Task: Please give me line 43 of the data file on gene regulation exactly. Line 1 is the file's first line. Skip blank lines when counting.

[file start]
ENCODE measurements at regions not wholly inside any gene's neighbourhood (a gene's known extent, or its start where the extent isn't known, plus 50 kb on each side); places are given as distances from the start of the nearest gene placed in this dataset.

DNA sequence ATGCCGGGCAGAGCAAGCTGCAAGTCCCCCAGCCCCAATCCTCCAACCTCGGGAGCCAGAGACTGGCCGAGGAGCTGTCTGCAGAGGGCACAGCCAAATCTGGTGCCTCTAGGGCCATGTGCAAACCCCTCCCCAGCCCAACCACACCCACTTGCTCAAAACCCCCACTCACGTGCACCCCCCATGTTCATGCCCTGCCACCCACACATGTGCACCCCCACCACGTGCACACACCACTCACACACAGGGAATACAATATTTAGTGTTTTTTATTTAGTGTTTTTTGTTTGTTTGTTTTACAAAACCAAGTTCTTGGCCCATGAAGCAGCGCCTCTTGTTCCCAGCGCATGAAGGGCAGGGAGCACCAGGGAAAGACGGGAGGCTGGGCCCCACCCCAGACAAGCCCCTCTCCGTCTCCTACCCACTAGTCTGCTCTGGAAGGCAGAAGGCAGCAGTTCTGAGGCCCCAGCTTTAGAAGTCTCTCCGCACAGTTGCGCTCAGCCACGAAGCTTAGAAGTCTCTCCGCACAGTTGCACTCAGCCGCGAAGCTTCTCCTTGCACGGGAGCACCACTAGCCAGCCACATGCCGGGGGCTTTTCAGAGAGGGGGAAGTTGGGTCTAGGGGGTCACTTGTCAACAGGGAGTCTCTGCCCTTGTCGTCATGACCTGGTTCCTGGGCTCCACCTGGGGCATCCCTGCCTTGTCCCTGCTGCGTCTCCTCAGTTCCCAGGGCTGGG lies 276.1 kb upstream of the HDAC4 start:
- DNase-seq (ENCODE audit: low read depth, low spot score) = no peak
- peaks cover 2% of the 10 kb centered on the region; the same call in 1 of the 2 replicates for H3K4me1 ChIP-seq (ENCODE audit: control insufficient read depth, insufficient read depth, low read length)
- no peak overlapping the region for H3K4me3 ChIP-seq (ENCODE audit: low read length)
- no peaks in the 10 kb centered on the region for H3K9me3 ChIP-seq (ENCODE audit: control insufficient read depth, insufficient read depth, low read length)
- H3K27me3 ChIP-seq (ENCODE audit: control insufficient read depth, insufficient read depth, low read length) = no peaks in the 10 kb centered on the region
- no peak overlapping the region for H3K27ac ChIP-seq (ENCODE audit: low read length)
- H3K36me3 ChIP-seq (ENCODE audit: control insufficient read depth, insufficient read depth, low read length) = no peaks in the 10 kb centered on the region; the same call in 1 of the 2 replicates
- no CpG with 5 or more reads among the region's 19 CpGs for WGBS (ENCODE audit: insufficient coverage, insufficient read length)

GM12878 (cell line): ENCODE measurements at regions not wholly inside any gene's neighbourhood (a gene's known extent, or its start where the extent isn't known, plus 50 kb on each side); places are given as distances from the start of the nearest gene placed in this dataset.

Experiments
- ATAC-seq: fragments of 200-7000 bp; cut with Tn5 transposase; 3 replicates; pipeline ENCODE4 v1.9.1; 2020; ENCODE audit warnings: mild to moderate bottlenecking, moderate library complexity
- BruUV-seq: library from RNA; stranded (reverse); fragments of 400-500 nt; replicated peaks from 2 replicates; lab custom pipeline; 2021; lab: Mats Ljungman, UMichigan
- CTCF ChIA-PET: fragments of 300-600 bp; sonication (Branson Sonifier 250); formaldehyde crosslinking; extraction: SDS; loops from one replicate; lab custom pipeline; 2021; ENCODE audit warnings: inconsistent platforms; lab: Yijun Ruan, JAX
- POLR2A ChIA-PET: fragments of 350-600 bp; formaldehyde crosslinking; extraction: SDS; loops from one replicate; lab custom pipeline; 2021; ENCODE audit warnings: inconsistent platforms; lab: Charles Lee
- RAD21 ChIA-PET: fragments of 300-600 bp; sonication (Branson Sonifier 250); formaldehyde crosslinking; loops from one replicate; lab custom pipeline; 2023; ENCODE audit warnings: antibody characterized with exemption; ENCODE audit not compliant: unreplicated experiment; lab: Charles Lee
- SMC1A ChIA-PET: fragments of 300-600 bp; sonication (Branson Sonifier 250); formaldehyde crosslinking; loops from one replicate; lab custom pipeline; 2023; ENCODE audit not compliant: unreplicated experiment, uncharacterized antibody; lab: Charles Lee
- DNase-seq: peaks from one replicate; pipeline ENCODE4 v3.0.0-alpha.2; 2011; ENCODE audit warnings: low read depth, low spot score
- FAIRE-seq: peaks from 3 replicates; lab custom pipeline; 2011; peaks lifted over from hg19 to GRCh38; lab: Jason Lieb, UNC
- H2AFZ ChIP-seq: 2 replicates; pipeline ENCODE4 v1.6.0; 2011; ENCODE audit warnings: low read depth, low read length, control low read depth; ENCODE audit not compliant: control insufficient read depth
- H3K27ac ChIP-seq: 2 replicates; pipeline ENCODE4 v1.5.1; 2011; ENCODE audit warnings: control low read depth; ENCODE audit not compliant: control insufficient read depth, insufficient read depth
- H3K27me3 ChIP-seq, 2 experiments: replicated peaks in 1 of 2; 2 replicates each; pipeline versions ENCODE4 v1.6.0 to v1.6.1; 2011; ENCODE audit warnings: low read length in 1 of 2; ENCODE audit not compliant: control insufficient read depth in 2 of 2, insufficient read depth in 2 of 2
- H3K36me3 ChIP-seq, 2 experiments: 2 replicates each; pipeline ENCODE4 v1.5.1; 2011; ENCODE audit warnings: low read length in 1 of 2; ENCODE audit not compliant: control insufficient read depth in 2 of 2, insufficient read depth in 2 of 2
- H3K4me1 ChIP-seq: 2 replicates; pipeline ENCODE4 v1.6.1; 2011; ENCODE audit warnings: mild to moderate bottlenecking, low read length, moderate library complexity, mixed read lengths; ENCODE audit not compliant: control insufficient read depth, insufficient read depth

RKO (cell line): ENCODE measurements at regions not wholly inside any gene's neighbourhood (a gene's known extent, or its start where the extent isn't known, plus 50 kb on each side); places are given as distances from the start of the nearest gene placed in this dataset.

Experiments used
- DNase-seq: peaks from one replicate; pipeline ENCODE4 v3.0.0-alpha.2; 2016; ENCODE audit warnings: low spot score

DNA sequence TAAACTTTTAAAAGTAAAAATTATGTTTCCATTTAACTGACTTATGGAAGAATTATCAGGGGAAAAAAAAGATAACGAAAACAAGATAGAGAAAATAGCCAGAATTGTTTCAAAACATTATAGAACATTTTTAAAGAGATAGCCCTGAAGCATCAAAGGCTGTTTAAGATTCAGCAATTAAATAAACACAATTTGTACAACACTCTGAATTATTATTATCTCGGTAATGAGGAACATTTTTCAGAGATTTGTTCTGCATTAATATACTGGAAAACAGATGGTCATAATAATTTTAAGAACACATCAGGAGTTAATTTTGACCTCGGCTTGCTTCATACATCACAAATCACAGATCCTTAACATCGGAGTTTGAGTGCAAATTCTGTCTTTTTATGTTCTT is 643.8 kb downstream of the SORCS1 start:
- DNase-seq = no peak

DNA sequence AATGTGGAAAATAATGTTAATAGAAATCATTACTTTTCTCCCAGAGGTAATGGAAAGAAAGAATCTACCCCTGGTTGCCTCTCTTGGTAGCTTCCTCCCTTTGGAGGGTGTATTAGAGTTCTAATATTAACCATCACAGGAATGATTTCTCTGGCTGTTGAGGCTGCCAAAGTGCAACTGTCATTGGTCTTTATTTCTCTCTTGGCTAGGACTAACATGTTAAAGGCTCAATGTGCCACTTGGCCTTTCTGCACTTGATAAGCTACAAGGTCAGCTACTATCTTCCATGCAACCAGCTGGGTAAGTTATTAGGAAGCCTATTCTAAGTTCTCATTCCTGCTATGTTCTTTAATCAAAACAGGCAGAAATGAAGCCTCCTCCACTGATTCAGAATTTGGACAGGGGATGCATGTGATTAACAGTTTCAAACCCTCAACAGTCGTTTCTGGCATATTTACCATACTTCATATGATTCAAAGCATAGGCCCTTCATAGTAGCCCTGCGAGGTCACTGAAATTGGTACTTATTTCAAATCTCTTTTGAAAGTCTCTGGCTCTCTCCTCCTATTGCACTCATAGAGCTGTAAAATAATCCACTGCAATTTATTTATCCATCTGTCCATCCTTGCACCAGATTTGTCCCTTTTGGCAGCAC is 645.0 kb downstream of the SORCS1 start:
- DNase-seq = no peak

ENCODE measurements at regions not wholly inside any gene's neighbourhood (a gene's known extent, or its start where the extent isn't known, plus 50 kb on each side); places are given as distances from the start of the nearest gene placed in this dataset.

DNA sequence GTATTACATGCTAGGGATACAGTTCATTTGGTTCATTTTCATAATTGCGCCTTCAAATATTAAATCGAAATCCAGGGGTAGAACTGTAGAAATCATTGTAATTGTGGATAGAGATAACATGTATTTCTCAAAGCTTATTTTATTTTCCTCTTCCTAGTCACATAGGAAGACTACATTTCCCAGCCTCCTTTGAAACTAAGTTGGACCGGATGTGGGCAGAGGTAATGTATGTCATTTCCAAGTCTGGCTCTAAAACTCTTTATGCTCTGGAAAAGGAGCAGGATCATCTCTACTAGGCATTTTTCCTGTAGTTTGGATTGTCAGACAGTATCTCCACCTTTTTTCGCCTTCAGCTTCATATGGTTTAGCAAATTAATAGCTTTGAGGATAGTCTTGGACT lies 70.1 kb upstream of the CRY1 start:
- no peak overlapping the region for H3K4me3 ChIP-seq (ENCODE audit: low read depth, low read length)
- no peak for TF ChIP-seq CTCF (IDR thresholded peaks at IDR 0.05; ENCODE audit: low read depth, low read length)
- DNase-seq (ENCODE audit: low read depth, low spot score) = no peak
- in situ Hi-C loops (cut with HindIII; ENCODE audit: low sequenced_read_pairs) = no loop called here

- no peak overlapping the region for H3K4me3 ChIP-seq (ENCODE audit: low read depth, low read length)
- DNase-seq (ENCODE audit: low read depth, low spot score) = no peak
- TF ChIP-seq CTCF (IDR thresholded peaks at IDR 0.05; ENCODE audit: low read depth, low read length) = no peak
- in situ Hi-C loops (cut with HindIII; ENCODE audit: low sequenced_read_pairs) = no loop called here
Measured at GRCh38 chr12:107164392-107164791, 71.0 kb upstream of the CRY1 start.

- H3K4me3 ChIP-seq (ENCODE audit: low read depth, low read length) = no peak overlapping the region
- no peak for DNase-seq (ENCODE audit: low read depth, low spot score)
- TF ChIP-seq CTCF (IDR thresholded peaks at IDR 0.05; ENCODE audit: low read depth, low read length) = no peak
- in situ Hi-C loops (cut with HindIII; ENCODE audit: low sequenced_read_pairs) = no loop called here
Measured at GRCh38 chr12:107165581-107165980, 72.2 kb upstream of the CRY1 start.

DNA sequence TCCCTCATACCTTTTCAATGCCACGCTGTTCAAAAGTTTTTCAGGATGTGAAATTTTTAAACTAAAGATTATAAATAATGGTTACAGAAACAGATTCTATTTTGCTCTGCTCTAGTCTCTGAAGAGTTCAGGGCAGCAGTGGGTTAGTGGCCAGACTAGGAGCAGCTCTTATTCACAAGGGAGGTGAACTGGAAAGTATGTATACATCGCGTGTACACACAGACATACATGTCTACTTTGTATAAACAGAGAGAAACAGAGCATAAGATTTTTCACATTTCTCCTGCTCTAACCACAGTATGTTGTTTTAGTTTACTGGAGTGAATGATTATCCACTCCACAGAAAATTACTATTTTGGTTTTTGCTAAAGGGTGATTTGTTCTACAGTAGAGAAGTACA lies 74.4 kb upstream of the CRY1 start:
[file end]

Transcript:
Measured at GRCh38 chr12:107164392-107164791, 71.0 kb upstream of the CRY1 start.